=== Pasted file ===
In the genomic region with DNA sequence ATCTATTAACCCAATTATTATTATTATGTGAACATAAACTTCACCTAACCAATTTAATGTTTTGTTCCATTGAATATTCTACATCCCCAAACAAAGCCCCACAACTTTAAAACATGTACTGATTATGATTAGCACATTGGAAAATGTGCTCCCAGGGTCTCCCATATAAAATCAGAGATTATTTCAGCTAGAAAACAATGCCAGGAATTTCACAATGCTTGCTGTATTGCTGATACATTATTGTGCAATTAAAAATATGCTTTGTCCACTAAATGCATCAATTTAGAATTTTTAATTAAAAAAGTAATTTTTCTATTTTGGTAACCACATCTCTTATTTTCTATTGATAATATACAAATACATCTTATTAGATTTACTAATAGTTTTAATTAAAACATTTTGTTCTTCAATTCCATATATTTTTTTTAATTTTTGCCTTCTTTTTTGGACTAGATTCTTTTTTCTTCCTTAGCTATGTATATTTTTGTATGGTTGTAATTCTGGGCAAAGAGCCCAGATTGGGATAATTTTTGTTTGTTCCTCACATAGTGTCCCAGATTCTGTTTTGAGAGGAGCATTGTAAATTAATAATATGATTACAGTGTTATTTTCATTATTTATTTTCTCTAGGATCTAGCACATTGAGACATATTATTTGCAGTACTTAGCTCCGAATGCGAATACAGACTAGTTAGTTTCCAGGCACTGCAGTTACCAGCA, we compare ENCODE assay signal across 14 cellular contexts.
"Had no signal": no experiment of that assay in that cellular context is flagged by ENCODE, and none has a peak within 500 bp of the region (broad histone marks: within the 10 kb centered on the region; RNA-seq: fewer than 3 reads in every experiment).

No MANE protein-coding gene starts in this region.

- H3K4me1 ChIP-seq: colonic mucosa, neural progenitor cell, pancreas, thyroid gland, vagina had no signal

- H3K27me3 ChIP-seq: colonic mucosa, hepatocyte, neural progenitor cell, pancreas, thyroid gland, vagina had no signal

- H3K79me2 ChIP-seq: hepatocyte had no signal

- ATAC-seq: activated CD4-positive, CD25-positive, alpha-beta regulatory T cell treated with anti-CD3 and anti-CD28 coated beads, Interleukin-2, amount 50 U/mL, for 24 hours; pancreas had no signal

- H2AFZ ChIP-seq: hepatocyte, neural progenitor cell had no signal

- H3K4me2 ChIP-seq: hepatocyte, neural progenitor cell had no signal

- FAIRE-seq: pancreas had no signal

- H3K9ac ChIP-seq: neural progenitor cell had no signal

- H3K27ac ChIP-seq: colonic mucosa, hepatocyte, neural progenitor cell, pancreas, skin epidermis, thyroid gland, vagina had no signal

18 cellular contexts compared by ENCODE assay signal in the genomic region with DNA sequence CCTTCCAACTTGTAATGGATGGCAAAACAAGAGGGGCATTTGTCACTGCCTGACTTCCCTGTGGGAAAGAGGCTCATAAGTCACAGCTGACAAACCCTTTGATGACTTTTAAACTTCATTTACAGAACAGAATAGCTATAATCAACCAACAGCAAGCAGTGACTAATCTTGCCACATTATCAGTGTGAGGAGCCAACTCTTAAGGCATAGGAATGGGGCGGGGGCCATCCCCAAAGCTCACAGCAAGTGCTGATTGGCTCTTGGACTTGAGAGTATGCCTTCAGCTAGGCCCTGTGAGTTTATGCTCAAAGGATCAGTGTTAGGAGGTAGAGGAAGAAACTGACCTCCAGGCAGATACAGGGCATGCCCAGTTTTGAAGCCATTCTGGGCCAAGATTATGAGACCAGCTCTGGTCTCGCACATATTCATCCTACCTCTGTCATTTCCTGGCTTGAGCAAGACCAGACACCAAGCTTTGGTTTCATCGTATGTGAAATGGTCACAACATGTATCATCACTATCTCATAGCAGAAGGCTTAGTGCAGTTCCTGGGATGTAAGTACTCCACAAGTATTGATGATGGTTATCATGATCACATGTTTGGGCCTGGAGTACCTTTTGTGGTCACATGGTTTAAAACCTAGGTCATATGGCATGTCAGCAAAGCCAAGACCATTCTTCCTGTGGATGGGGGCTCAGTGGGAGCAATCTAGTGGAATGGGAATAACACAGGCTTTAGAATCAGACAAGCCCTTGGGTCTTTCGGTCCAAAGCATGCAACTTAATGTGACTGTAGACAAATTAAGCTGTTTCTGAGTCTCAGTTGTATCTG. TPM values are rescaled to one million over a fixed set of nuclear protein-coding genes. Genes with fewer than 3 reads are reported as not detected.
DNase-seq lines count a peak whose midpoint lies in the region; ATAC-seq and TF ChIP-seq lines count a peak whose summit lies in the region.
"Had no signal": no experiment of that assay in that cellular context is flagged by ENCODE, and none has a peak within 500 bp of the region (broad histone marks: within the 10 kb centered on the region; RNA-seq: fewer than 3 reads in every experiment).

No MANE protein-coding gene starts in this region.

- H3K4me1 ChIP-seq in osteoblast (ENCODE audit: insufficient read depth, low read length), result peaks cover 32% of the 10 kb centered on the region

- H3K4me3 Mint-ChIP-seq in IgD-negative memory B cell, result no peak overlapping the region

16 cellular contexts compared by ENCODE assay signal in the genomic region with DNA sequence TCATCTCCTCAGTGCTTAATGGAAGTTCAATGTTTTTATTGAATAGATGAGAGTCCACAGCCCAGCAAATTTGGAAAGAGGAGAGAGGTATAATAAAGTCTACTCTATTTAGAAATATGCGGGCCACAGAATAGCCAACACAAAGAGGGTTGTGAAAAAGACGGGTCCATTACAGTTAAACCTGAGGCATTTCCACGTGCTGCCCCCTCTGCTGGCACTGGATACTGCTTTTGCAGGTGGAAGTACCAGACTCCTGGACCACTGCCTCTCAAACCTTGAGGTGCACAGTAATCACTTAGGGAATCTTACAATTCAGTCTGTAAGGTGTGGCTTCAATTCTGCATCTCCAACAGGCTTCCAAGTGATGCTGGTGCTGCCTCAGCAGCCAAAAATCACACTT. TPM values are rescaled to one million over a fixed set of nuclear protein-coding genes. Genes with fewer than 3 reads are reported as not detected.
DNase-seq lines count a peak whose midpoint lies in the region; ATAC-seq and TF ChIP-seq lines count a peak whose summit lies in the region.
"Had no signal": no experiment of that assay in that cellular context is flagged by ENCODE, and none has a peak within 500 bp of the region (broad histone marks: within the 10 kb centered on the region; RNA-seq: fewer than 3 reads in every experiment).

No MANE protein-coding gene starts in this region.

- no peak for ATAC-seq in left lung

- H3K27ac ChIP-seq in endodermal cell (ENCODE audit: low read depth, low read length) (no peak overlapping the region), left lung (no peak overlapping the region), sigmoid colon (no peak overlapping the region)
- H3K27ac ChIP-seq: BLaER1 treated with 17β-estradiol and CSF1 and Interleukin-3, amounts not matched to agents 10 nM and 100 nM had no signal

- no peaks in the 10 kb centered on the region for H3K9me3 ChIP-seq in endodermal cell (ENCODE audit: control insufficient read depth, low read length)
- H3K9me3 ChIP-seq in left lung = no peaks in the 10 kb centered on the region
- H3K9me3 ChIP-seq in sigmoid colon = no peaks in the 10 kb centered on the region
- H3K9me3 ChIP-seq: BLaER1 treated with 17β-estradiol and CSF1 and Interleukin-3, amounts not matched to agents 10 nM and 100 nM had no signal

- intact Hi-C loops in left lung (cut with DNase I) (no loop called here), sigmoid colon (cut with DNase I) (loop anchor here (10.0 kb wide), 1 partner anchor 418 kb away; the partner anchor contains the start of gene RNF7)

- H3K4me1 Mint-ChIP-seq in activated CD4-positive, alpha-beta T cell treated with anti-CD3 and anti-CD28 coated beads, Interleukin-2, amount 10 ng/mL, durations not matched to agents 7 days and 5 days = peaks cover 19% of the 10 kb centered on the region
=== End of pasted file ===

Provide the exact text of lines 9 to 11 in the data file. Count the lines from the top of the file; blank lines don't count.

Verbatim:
- H3K4me2 ChIP-seq: hepatocyte, neural progenitor cell had no signal

- FAIRE-seq: pancreas had no signal

- H3K9ac ChIP-seq: neural progenitor cell had no signal